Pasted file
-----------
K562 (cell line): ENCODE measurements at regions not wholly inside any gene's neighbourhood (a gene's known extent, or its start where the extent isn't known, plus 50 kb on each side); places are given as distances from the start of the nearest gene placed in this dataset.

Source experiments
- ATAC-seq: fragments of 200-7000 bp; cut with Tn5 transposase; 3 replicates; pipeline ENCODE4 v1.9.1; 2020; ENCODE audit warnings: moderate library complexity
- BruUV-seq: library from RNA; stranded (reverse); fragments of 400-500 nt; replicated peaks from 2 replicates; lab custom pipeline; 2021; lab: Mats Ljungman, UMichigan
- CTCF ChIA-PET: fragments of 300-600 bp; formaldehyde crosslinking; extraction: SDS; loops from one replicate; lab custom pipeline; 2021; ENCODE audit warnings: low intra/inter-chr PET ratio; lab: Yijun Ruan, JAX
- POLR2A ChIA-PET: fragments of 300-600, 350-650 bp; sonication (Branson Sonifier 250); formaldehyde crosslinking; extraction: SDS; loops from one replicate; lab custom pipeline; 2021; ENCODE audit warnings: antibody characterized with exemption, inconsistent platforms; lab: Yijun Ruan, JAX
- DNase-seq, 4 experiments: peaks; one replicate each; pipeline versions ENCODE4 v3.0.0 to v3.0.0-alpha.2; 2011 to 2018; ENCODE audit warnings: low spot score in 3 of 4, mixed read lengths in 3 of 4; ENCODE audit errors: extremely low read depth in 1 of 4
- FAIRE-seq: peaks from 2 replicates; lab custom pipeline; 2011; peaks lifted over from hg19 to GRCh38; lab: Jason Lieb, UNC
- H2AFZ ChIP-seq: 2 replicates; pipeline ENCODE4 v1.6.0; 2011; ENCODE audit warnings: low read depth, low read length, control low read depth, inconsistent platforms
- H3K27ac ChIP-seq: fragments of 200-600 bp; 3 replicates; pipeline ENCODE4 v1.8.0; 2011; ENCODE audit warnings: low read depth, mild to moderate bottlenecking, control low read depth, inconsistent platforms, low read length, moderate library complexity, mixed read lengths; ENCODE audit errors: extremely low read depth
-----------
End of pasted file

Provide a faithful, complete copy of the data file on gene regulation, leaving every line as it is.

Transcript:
K562 (cell line): ENCODE measurements at regions not wholly inside any gene's neighbourhood (a gene's known extent, or its start where the extent isn't known, plus 50 kb on each side); places are given as distances from the start of the nearest gene placed in this dataset.

Source experiments
- ATAC-seq: fragments of 200-7000 bp; cut with Tn5 transposase; 3 replicates; pipeline ENCODE4 v1.9.1; 2020; ENCODE audit warnings: moderate library complexity
- BruUV-seq: library from RNA; stranded (reverse); fragments of 400-500 nt; replicated peaks from 2 replicates; lab custom pipeline; 2021; lab: Mats Ljungman, UMichigan
- CTCF ChIA-PET: fragments of 300-600 bp; formaldehyde crosslinking; extraction: SDS; loops from one replicate; lab custom pipeline; 2021; ENCODE audit warnings: low intra/inter-chr PET ratio; lab: Yijun Ruan, JAX
- POLR2A ChIA-PET: fragments of 300-600, 350-650 bp; sonication (Branson Sonifier 250); formaldehyde crosslinking; extraction: SDS; loops from one replicate; lab custom pipeline; 2021; ENCODE audit warnings: antibody characterized with exemption, inconsistent platforms; lab: Yijun Ruan, JAX
- DNase-seq, 4 experiments: peaks; one replicate each; pipeline versions ENCODE4 v3.0.0 to v3.0.0-alpha.2; 2011 to 2018; ENCODE audit warnings: low spot score in 3 of 4, mixed read lengths in 3 of 4; ENCODE audit errors: extremely low read depth in 1 of 4
- FAIRE-seq: peaks from 2 replicates; lab custom pipeline; 2011; peaks lifted over from hg19 to GRCh38; lab: Jason Lieb, UNC
- H2AFZ ChIP-seq: 2 replicates; pipeline ENCODE4 v1.6.0; 2011; ENCODE audit warnings: low read depth, low read length, control low read depth, inconsistent platforms
- H3K27ac ChIP-seq: fragments of 200-600 bp; 3 replicates; pipeline ENCODE4 v1.8.0; 2011; ENCODE audit warnings: low read depth, mild to moderate bottlenecking, control low read depth, inconsistent platforms, low read length, moderate library complexity, mixed read lengths; ENCODE audit errors: extremely low read depth